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Who needs gas?

Minot retiree starts business selling electric bikes

June 2, 2008
DAN FELDNER, Staff Writer dfeldner@minotdailynews.com
What does a 70-year-old man do when he retires?


For most, the answer to that question would probably be spending lazy afternoons at the old fishing hole, playing with the grandkids or easing into a favorite recliner and taking a nap.


Duane Brekke, however, isn’t like most 70-year-olds. When Brekke turned 70 a few weeks ago, he already knew what his answer to that question would be.


“I start a brand new business, and I’m excited about it,” Brekke said.


The former state legislator and Marine spent about 40 years selling school-related items such as rings and most recently was a salesman for Fisher Motors for 10 years. He retired from Fisher Motors last week, only to move on to his next venture, which will officially begin Tuesday. Tuesday will also be Brekke’s 46th wedding anniversary with his wife, Jeanne, so it promises to be a busy day.


At an age when most men are probably slowing down a little, Brekke is just getting started on his new business, Electraped, which sells Wentz electric bicycles. Currently, his dealership is in the Alan Kurth building across from Roosevelt Park Zoo.


With gas prices only getting higher, Brekke believes electric bikes are poised to explode in popularity as an inexpensive alternative to cars for trips around and even out of town.


The idea of selling e-bikes came to Brekke in April and May last year when he was in China on a Minot State University tour set up by JoAnn Linrud, dean of the college of business. Brekke said he saw e-bikes everywhere and ended up buying one for himself.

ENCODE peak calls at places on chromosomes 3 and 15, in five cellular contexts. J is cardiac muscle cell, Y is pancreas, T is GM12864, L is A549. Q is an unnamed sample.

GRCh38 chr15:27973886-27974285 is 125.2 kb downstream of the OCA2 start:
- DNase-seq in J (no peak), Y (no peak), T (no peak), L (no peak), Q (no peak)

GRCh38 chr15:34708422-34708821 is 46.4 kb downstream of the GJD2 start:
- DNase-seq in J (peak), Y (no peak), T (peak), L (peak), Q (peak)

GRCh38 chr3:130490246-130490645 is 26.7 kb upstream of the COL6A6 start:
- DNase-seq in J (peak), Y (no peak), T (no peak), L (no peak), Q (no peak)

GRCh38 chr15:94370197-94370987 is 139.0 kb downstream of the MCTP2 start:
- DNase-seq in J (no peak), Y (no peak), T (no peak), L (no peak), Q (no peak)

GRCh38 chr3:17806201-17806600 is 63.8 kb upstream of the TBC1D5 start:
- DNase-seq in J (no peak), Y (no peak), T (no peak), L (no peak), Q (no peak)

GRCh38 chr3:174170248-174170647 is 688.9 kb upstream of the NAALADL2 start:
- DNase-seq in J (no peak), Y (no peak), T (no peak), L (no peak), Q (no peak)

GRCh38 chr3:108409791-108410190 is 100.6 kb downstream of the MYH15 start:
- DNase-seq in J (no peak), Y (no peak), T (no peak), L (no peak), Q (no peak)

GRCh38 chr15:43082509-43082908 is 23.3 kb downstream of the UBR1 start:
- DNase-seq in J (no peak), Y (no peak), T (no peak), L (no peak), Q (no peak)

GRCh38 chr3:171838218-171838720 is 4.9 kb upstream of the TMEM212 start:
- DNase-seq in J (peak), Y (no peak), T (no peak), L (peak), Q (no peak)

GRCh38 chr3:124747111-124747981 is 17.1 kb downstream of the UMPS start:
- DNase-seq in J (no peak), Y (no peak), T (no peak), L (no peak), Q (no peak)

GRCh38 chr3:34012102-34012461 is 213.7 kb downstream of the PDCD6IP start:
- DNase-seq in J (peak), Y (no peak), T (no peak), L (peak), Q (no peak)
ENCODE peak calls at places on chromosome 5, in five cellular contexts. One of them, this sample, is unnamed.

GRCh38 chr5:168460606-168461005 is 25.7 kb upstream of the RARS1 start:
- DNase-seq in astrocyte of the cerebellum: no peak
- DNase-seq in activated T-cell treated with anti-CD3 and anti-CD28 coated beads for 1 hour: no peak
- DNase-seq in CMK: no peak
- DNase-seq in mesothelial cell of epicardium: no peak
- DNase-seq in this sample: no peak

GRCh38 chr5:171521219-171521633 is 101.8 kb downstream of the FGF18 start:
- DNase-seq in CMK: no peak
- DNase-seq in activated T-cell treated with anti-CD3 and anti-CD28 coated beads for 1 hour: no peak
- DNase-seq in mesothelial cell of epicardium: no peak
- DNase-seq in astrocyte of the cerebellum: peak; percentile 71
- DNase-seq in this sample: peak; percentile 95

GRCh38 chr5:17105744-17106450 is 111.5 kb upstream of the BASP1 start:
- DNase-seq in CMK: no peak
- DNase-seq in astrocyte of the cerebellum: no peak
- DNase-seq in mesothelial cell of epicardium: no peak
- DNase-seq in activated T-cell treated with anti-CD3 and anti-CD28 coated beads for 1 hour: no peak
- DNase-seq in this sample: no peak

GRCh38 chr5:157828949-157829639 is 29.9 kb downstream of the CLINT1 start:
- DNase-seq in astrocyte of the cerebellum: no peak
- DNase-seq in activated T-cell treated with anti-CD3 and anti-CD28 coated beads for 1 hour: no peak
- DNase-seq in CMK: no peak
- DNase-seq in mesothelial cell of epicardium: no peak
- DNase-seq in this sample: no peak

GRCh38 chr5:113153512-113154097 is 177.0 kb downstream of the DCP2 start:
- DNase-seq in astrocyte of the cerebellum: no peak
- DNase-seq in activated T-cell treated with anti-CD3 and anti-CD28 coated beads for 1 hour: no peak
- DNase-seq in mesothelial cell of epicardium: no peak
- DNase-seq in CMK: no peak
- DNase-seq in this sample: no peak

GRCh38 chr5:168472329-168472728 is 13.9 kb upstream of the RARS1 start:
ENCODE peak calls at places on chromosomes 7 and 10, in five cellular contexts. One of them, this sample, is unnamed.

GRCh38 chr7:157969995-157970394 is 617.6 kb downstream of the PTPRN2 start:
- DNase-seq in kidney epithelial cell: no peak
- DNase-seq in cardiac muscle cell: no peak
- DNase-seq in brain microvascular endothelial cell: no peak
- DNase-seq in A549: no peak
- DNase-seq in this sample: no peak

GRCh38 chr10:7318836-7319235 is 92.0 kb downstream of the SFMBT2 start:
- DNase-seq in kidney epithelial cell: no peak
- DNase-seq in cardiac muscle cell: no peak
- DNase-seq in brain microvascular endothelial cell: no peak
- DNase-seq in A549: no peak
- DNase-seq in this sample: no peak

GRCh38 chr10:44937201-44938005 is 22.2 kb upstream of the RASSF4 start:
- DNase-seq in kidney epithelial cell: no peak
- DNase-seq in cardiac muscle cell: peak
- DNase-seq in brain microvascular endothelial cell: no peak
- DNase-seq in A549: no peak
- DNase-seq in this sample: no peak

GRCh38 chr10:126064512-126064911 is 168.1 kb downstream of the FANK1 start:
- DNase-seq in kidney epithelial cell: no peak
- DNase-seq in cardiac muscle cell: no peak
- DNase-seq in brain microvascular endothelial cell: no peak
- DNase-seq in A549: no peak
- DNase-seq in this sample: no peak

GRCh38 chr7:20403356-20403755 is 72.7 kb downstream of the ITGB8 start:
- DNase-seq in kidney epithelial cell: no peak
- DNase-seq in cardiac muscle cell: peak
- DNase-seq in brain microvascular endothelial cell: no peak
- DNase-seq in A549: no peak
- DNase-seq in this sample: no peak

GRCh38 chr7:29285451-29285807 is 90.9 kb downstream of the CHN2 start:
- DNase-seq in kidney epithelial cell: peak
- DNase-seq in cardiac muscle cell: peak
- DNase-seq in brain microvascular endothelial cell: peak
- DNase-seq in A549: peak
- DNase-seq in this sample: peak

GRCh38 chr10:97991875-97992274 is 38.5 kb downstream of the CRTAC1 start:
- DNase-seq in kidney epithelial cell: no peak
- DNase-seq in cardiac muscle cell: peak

“I was so impressed that I took three days and we travelled around and I saw 14 different electric bike retailers and manufacturers,” he said. “And I decided then I was going to pursue it.”


There were several reasons Brekke decided to pursue selling e-bikes. Perhaps the most important was the progression of battery technology that makes riding an e-bike practical. An e-mail in August of last year informed Brekke that battery capacity and range had been increased by 40 percent.


“That is the most significant thing ... that you could ride a bike, instead of 14, 16 miles, now you can ride all the way to Max on a charge,” Brekke said.


The new intermodal facility in Minot also factored heavily into Brekke’s thinking. Instead of going through eight different locations, the e-bikes will be shipped from Shanghai to Seattle to Minot once the intermodal facility is running.


Cheap warehousing prices in Minot and the soaring price of oil are other factors that led Brekke to start Electraped.


The bikes themselves are the same basic German design used by most bikes today, according to Brekke, with just a few additions. Much like a hybrid car, Wentz e-bikes have an electric motor that provides propulsion. A rider simply has to insert a key into the ignition, turn on the battery and take a few quick pedals to get the motor going. After that, no more pedaling is required and the rider can simply sit back and enjoy the ride. A motorcycle-style twist throttle on the right handgrip provides acceleration while disc brakes provide stopping power.


The e-bikes can of course be pedaled like a regular bike if the battery runs down or the rider simply wants to get some exercise. Brekke noted that pedaling will not charge the battery, however.


There are eight models of e-bikes to choose from, all named after Brekke’s grandchildren, and each model includes safety features such as a light and horn. The Wentz name for the e-bikes also came from Brekke’s grandchildren.


The top speed on most models is around 15 mph, and the range on a single charge varies from 12 miles up to 28 miles, again depending on the model. The battery is easily removable and can be fully charged from a standard household outlet in five or six hours. Brekke noted that the batteries have no memory effect, so charging a battery that isn’t completely discharged will not prematurely shorten its life expectancy.